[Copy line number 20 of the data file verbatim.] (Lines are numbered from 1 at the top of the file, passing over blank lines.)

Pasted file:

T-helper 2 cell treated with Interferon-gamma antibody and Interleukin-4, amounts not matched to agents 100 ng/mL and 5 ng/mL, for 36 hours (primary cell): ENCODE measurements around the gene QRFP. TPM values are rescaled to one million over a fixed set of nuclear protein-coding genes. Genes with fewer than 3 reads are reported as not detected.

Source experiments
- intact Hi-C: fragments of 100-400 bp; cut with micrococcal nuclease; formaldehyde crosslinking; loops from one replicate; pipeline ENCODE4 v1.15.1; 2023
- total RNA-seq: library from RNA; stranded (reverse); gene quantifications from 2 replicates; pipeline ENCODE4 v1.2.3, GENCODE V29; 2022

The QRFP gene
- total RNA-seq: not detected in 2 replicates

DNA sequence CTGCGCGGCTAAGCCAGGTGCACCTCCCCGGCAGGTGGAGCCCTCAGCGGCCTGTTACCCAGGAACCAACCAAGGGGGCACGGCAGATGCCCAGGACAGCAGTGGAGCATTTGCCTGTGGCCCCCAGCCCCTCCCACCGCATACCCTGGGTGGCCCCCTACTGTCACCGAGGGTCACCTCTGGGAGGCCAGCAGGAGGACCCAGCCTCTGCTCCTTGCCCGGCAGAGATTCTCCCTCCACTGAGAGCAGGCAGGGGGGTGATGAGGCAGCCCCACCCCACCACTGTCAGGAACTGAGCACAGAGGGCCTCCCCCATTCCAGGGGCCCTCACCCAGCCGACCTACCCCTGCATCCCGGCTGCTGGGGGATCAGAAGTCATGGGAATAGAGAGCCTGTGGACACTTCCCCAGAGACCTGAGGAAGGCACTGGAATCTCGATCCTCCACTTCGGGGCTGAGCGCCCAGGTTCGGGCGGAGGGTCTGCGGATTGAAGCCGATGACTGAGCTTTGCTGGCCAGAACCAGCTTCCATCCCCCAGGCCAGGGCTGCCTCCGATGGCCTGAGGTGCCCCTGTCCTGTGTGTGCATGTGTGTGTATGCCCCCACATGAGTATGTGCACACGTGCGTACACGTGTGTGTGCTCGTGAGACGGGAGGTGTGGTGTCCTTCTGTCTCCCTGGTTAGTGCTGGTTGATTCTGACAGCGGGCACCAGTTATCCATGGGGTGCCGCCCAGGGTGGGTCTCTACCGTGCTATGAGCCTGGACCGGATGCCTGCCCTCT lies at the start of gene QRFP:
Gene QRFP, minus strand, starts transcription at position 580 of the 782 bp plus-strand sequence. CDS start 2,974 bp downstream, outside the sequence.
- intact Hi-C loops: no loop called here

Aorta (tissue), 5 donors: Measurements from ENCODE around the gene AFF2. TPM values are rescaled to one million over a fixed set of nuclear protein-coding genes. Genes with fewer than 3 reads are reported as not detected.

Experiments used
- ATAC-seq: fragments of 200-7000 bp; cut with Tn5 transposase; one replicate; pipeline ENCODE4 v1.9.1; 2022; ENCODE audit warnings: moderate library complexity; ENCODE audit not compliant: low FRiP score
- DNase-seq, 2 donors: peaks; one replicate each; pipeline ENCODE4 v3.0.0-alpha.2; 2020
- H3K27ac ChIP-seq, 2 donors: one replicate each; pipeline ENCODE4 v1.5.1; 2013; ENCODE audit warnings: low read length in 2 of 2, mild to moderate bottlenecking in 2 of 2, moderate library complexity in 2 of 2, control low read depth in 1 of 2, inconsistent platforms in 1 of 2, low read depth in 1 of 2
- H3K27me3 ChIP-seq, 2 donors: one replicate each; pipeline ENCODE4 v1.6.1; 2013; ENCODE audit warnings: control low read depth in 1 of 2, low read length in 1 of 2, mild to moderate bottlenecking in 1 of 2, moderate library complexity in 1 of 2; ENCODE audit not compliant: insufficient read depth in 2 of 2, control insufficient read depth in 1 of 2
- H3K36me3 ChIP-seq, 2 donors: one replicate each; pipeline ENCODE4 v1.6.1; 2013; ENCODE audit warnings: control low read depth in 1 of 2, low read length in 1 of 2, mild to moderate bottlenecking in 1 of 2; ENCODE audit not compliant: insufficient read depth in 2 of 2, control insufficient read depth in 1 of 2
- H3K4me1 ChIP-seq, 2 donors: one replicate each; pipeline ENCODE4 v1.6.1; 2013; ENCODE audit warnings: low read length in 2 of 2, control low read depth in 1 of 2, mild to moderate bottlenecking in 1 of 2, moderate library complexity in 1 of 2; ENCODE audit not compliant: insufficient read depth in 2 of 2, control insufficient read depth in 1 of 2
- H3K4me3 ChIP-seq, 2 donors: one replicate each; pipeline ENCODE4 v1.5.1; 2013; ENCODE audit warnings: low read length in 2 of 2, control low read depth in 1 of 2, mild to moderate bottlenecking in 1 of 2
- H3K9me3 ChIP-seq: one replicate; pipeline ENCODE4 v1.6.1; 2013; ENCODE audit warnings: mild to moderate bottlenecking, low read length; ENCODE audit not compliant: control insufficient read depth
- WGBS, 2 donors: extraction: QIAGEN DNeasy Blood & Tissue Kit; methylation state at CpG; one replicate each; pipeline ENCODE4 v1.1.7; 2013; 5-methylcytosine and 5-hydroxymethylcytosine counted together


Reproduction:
- WGBS, 2 donors: extraction: QIAGEN DNeasy Blood & Tissue Kit; methylation state at CpG; one replicate each; pipeline ENCODE4 v1.1.7; 2013; 5-methylcytosine and 5-hydroxymethylcytosine counted together